I am a strong proponent of urging women to run for office. We women – and particularly women of colour – are gravely underrepresented in politics. Municipally, just 14 of 45 seats are held by women. In a city our size, with such a diverse community, where women represent half the population, it is just not good enough that we fill only 31 per cent of the seats.
I have been seriously considering running in this election – and I’m grateful for all the support and encouragement I’ve received from neighbours, friends, family and even strangers. I’m grateful to all of those who have offered to work on my campaign, and offered to donate money and time, too. But it’s a hard decision to make. Women often have more considerations to weigh – myself included.
I am a new grandmother and I want to be there for the baby, watching him grow and taking his first steps. I have begun studying for my MBA. I am a business partner in a consulting firm, which frequently takes me away to Ottawa to advocate for clients, like the many First Nations communities we proudly represent. And I am active locally in efforts to shut down a racist, anti-Semitic and misogynist tabloid that is distributed throughout Toronto – it’s this kind of hate that has no place in this beautiful, strong and resilient city.
Ultimately, my decision came down to whether I can be a more effective advocate as a private citizen or as a city councillor. And I believe that the answer is – for now – the former rather than the latter. One day I’m sure I will run; for what level of government, I don’t know yet. But, right now, is not my time.
I hope that my family in Ward 32 is well-served by a strong, capable woman. I hope women all across Toronto step up and run. This is how we change the culture of politics.
While this time it won’t be me, I will be sure to support women in this upcoming campaign. And I hope you will, too.
That’s how many women and girls are killed in Canada so far this year. The Yonge Street massacre drove that grim number up even higher.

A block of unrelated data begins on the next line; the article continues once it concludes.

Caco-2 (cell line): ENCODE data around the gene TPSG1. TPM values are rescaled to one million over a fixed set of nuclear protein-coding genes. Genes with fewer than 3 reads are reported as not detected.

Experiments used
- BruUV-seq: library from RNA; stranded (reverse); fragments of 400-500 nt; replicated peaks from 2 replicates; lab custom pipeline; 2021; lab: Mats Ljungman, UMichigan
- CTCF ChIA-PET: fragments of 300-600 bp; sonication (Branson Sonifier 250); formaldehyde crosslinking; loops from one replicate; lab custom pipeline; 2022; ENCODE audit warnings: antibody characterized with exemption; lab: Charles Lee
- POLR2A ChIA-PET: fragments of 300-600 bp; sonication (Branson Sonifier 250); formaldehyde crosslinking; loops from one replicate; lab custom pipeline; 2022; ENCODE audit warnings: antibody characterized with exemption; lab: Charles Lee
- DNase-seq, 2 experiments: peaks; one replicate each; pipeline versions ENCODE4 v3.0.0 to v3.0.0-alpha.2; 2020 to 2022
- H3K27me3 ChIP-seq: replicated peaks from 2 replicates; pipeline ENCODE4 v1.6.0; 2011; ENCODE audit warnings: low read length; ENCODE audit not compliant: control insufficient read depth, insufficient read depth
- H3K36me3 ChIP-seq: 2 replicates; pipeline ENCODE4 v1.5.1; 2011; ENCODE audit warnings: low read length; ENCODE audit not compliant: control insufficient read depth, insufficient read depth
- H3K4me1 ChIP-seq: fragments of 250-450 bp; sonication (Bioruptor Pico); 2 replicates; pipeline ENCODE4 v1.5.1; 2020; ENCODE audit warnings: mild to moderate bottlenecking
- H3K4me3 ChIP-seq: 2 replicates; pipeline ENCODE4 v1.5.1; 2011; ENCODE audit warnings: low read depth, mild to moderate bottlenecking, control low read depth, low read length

Fifty-seven women have been killed in Canada so far this year − a death toll that spiked by more than 15 per cent in a single day last week after eight women (and two men) died in a van attack in Toronto.
“That’s one woman or girl every other day in Canada that’s being killed,” said Myrna Dawson, a professor at the University of Guelph and head of the Centre for the Study of Social and Legal Responses to Violence.
The data came in a report published on Tuesday by the Canadian Femicide Observatory for Justice and Accountability (CFOJA), which was launched by the centre in December with the goal of cultivating a more nuanced understanding of why women are killed and how these deaths can be prevented.
As Lisa noted on the Kinsellacast last Friday, the killing of women, because they are women, is a hate crime. (And, as you know, it was Lisa who successfully pushed police to lay charges against the editor and publisher of a neo-Nazi “newspaper” for wilfully promoting hate against an identifiable group – women.
This chart shows the horrible reality:
It’s happening. It’s happening.
WASHINGTON — Robert S. Mueller III, the special counsel investigating Russia’s election interference, has at least four dozen questions on an exhaustive array of subjects he wants to ask President Trump to learn more about his ties to Russia and determine whether he obstructed the inquiry itself, according to a list of the questions obtained by The New York Times.
The open-ended queries appear to be an attempt to penetrate the president’s thinking, to get at the motivation behind some of his most combative Twitter posts and to examine his relationships with his family and his closest advisers. They deal chiefly with the president’s high-profile firings of the F.B.I. director and his first national security adviser, his treatment of Attorney General Jeff Sessions and a 2016 Trump Tower meeting between campaign officials and Russians offering dirt on Hillary Clinton.
But they also touch on the president’s businesses; any discussions with his longtime personal lawyer, Michael D. Cohen, about a Moscow real estate deal; whether the president knew of any attempt by Mr. Trump’s son-in-law, Jared Kushner, to set up a back channel to Russia during the transition; any contacts he had with Roger J. Stone Jr., a longtime adviser who claimed to have inside information about Democratic email hackings; and what happened during Mr. Trump’s 2013 trip to Moscow for the Miss Universe pageant.